By contrast, elections in Singapore are conducted by the Elections Department, which comes under the supervision of the Prime Minister's Office. Opposition parties are not involved in any way. In the past, the boundaries of electoral constituencies won or keenly contested by the opposition underwent major surgery.
President Suharto ran Indonesia unchallenged for more than 30 years, punctuated by regular elections whose outcome was carefully stage-managed. With intimidation and money politics honed to a fine art, victory for the ruling Golkar party was never in doubt.
Like Golkar, the PAP has overwhelmingly won every general election since coming to power in 1959. I ran as an opposition candidate in two elections and lost. This, the ruling party says, reflects the will of the people. It may very well be that the voters felt that I was not their choice. But the results would be even more convincing if the PAP had not resorted to tactics such as intimidating the voters during the last general elections.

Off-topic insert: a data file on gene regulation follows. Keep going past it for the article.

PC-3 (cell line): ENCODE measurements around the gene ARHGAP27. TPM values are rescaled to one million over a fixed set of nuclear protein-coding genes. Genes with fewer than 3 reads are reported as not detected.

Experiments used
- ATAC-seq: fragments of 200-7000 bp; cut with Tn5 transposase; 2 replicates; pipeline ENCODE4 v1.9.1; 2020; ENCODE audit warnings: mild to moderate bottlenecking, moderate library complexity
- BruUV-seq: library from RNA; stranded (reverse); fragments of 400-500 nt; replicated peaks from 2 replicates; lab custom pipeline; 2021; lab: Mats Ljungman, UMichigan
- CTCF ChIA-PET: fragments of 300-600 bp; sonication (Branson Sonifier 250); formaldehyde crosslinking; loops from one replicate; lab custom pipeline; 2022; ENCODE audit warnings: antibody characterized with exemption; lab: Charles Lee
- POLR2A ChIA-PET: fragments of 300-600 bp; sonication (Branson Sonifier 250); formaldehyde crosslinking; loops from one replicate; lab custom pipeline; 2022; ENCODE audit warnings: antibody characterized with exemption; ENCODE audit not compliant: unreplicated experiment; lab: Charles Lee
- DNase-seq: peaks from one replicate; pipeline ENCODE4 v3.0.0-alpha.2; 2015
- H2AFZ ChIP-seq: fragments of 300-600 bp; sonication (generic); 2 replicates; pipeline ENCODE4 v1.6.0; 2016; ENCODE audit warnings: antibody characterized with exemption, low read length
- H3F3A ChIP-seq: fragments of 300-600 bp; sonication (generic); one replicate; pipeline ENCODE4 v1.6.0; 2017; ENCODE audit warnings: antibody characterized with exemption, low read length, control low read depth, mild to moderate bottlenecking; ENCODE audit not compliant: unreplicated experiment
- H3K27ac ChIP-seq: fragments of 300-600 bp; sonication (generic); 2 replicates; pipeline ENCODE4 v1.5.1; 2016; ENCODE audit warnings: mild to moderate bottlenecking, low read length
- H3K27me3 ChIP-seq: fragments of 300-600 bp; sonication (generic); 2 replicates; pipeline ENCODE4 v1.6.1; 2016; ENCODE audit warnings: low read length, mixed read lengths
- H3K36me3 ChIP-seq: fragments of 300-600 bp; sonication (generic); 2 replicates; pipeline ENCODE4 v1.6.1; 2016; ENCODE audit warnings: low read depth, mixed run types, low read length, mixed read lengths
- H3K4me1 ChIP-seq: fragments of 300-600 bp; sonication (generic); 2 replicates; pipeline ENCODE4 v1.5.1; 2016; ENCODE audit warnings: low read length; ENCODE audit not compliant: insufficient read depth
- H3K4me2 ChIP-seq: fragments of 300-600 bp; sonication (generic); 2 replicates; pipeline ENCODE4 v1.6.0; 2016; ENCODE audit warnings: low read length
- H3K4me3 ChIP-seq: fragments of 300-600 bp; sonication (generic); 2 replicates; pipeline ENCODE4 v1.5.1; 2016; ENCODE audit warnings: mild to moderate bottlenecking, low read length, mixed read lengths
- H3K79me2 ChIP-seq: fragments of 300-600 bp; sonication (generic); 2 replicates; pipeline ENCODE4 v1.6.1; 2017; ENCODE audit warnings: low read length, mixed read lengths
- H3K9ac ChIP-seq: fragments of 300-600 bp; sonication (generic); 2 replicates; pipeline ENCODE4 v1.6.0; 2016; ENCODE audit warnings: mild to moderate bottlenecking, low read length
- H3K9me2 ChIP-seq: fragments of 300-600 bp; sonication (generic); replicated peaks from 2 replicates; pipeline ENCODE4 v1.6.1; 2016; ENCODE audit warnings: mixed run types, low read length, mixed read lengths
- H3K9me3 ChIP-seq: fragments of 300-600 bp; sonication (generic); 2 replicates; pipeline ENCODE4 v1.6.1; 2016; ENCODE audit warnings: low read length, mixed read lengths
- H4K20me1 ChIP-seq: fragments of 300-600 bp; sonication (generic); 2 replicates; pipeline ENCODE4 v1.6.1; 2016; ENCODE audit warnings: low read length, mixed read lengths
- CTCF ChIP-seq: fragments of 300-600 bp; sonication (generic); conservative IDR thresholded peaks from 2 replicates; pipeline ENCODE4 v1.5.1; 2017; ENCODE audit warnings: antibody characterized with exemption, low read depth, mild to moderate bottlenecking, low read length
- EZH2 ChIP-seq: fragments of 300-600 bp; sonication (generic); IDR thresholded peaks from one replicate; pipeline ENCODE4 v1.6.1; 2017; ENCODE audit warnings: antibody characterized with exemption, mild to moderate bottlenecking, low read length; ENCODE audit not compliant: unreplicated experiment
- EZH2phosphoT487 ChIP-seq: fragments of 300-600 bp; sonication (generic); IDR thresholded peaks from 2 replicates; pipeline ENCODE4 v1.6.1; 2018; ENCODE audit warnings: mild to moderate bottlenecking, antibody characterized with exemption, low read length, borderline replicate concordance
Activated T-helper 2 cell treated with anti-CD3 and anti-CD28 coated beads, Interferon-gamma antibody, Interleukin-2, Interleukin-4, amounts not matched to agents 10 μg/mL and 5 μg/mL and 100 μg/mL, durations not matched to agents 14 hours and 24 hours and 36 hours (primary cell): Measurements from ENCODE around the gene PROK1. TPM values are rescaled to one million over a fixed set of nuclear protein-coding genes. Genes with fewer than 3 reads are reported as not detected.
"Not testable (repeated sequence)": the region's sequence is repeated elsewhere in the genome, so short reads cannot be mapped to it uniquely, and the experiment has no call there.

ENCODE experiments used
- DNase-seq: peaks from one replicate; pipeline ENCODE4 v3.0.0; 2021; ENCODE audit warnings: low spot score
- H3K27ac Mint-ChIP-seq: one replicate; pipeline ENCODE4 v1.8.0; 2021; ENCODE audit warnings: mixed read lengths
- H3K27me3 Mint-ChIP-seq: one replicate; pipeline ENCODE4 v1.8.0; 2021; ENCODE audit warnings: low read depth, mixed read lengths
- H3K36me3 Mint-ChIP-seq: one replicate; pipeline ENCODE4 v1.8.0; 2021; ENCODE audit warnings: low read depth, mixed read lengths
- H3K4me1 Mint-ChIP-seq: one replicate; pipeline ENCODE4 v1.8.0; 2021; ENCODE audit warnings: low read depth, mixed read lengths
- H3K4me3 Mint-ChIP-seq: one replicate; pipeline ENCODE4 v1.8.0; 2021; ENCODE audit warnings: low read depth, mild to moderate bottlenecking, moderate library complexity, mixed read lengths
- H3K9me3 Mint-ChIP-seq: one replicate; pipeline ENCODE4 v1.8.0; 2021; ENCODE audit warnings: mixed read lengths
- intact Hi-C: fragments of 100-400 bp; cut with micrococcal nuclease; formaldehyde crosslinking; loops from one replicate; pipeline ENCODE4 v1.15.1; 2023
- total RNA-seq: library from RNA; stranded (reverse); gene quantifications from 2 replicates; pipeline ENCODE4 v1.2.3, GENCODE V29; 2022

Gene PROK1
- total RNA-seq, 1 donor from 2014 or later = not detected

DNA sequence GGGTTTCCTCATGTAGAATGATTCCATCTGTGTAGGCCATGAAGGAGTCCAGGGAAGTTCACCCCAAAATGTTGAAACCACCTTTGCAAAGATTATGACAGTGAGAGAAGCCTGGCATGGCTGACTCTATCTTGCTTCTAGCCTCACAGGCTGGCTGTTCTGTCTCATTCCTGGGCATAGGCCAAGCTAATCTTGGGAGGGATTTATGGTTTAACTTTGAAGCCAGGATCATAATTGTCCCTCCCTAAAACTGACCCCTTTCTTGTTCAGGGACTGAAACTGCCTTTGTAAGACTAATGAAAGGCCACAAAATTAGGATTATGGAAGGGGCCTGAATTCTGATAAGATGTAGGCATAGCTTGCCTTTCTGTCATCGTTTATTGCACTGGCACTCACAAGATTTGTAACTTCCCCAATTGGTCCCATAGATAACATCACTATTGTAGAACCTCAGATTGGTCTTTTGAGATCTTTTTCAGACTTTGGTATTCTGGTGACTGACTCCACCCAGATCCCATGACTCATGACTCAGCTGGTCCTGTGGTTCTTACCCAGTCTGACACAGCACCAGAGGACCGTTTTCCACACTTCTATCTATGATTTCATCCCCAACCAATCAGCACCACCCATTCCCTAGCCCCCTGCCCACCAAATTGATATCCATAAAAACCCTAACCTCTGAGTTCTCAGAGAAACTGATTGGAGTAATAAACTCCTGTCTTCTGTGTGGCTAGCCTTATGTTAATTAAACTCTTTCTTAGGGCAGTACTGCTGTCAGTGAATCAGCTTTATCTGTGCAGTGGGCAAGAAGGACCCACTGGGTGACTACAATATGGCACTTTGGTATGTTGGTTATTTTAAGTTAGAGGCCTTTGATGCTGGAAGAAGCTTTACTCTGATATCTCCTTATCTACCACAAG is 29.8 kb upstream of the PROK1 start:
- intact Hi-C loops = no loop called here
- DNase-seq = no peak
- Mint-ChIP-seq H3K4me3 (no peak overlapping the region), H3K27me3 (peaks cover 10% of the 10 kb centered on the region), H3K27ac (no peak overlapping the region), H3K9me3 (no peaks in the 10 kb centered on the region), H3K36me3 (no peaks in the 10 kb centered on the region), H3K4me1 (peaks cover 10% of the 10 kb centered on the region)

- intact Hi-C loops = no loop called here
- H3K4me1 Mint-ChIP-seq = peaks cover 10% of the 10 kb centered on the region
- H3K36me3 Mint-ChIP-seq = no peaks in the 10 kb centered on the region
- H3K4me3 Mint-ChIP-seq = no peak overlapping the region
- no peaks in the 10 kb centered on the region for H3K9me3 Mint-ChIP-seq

The government told voters that if they did not return PAP candidates to office, the government would not refurbish their state-controlled apartment blocks, and their estates would not be stocked with public amenities like libraries and mass rapid transit lines. "You vote for the other side . . .," threatened Goh Chok Tong, Singapore's prime minister, "your estate through your own choice will be left behind. They become slums." Not so long ago, similar tactics were common in Indonesia. Golkar workers trudged into the villages and threatened the inhabitants that if they did not vote for the party, they would not get their subsidized rice. Different commodities, similar tactics. It is instructive to note that now Indonesia has set up independent mechanisms to ensure a level the playing field for all parties, Golkar can only manage a fraction of the votes it used to garner.